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Inside the Earth - Round And Round We Go!

Convection currents of magma within Earth are thought to be the mechanism that moves the continental and oceanic plates around on the asthenosphere. These forces and motions are occurring deep within Earth. It is unfortunate that we will never be able to take a field trip to see how it all works.

This video models what a convection cell would look like if we could dig a big hole and have a look. The fumes rising on the right side represent the magma heated from the core. It rises up until it reaches the solid crust. As it rises, it starts to cool, condensing it and increasing its density. When it is cool and more dense than the surrounding material, it sinks back down towards the core, where it is reheated and the process can start over again.

This is another model of what happens at a hot spot. Some volcanoes are formed far away from subduction plate boundaries. Magma rising through the oceanic crust will form an active seamount. If it keeps growing and breaks the surface of the water, an island is formed! The Hawaiian island chain is the most famous mantle plume (hot spot) islands. As the Pacific plate moves over the mantle plume (hot spot), over time the area of activity changes. Kauai was active 5.5 million years ago, and the big island, Hawaii, has active volcanoes now. Lo'ihi, a young and active seamount south of Hawaii, may be the next island in the chain.

Try It!
Problem: How can I model the process of convection? The purpose of this activity is to provide you with the opportunity to model the process in a format that will be easy to observe.


  • Milk - either whole or 2%
  • Food coloring
  • Petri dish - a small bowl or dish will also work
  • Liquid detergent
  • Toothpicks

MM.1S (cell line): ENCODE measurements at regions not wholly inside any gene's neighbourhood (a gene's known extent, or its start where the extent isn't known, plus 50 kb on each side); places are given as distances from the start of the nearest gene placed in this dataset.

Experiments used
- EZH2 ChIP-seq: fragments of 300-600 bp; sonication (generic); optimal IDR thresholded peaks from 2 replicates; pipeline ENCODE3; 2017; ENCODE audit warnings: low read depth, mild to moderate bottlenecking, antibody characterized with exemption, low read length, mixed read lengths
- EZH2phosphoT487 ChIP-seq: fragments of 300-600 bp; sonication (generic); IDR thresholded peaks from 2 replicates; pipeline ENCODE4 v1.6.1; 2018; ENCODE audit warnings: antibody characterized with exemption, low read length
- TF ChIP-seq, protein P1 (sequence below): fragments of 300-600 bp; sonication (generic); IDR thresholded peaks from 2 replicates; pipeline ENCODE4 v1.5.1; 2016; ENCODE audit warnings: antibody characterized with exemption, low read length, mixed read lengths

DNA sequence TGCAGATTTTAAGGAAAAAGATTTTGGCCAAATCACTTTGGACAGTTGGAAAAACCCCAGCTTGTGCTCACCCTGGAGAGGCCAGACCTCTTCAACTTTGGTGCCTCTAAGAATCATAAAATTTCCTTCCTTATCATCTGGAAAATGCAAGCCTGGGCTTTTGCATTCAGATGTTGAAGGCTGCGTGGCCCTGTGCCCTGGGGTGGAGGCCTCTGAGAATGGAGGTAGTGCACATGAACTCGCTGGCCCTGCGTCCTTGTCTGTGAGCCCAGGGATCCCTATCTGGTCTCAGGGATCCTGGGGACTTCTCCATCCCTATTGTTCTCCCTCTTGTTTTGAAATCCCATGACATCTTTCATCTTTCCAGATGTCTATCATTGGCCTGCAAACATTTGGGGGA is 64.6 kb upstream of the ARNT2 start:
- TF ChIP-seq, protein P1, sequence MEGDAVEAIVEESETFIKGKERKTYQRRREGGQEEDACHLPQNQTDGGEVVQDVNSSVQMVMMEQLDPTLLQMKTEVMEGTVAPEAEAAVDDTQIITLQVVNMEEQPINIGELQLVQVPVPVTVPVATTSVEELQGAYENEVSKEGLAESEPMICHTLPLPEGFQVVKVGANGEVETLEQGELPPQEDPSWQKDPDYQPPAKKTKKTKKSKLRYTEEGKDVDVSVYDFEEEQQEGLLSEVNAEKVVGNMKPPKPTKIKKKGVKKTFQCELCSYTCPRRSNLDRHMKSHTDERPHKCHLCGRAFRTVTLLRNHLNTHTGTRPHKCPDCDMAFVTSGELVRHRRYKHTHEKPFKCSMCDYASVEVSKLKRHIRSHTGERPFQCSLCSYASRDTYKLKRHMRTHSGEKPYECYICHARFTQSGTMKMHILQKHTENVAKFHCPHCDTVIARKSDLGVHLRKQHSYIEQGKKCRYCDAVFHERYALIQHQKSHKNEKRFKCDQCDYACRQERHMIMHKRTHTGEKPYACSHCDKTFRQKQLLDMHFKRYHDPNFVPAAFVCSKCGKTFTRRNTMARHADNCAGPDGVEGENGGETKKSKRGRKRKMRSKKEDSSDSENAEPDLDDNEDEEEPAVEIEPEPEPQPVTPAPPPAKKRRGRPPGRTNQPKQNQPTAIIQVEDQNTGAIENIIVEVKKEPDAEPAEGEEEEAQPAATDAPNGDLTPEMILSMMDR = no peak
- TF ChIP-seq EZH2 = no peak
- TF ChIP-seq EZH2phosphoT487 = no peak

1. Pour a small amount of milk (<1 cm depth) into your Petri dish or bowl.
  2. Place a few drops of your choice of food coloring at various places in the milk. (Don't drop the color in from too high or it will make a mess!)
  3. Pour a small amount of detergent onto the table or counter.
  4. Carefully dip one toothpick into the detergent
    • Make sure that only a small amount of detergent is on the toothpick.
  5. Lightly lower the detergent end of the toothpick until it touches the drop of food coloring.
  6. Record your observations.

Safety concerns: Be sure to follow all chemical safety rules that are specified by your teacher and in all general laboratory experiences. As with all science lab activities, the most important safety rule is to follow all teacher directions.

Data: Describe and draw the results of your experiment. Here is a sample video of the experiment.


  1. Describe how this activity is similar to convection currents within Earth.
  2. How is this activity different than Earth's convection cells?
    • What is missing?
  3. What part of the interior of Earth does the milk represent?
  4. What does the detergent model?
utah state board of education This Sci-ber Text was developed by the Utah State Board of Education and Utah educators.